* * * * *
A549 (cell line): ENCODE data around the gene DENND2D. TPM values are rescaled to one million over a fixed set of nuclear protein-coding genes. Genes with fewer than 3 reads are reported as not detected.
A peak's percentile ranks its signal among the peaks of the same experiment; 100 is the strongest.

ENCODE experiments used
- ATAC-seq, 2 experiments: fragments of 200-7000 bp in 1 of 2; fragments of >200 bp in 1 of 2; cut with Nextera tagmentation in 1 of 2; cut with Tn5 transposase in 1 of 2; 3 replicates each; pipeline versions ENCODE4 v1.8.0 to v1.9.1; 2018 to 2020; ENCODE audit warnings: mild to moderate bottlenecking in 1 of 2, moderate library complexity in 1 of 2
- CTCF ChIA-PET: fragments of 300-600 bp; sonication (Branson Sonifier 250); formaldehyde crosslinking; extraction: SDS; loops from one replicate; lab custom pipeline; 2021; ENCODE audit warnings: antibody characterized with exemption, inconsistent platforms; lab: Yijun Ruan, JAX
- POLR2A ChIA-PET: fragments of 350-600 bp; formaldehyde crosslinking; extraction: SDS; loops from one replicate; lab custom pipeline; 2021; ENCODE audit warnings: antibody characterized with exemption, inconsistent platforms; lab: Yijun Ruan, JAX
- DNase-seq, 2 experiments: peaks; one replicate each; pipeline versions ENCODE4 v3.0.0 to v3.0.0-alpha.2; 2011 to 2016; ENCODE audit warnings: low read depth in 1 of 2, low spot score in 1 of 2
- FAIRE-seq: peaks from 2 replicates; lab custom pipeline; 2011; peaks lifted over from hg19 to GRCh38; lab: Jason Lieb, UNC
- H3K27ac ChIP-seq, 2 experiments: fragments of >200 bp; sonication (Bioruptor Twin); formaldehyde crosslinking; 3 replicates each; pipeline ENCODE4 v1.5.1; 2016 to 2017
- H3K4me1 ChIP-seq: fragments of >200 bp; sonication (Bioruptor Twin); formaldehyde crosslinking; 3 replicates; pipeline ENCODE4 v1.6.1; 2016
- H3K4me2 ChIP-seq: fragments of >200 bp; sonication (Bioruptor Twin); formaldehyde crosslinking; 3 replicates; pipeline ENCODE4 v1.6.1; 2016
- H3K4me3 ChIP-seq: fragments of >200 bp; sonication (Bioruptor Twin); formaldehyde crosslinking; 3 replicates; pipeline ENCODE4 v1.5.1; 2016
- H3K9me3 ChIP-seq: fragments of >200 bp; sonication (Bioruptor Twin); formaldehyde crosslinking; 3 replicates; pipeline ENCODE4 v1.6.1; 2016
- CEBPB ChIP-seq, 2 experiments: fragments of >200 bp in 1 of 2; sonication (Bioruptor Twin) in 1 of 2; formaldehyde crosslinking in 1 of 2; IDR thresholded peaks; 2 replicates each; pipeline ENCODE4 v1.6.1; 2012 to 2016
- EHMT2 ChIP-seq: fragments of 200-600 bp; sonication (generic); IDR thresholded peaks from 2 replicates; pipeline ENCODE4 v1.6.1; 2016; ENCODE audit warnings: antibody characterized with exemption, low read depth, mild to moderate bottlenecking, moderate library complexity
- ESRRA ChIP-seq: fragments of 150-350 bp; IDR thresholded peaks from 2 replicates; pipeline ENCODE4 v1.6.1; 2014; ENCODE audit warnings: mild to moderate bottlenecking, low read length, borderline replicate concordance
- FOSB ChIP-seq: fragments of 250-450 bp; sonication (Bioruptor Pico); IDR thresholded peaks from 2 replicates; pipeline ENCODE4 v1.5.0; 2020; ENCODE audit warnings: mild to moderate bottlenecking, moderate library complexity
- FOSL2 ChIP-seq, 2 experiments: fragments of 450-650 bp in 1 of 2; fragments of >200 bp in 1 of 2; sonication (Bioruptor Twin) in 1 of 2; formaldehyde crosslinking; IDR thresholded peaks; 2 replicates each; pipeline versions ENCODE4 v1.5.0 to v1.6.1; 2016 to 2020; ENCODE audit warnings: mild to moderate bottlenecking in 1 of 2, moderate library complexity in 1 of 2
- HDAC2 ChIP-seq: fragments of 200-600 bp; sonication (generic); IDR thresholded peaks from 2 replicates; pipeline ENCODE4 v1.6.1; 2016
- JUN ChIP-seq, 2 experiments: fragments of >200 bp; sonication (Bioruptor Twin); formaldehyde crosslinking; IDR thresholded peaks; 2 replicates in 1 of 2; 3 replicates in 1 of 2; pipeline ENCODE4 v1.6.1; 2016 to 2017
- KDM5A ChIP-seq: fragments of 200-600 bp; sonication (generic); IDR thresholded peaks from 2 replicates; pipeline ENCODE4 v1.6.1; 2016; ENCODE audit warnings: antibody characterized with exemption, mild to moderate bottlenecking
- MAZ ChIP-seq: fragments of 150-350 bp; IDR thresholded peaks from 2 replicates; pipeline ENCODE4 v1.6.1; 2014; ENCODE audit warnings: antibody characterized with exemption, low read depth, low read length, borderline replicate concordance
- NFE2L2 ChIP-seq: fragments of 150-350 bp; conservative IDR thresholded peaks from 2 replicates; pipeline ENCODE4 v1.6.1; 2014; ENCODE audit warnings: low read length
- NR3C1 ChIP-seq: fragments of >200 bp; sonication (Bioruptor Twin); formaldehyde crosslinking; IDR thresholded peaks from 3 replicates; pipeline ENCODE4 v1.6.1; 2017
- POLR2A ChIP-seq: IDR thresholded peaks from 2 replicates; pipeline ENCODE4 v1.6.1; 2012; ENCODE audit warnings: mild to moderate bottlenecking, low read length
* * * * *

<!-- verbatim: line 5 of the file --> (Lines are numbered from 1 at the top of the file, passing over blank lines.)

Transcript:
- CTCF ChIA-PET: fragments of 300-600 bp; sonication (Branson Sonifier 250); formaldehyde crosslinking; extraction: SDS; loops from one replicate; lab custom pipeline; 2021; ENCODE audit warnings: antibody characterized with exemption, inconsistent platforms; lab: Yijun Ruan, JAX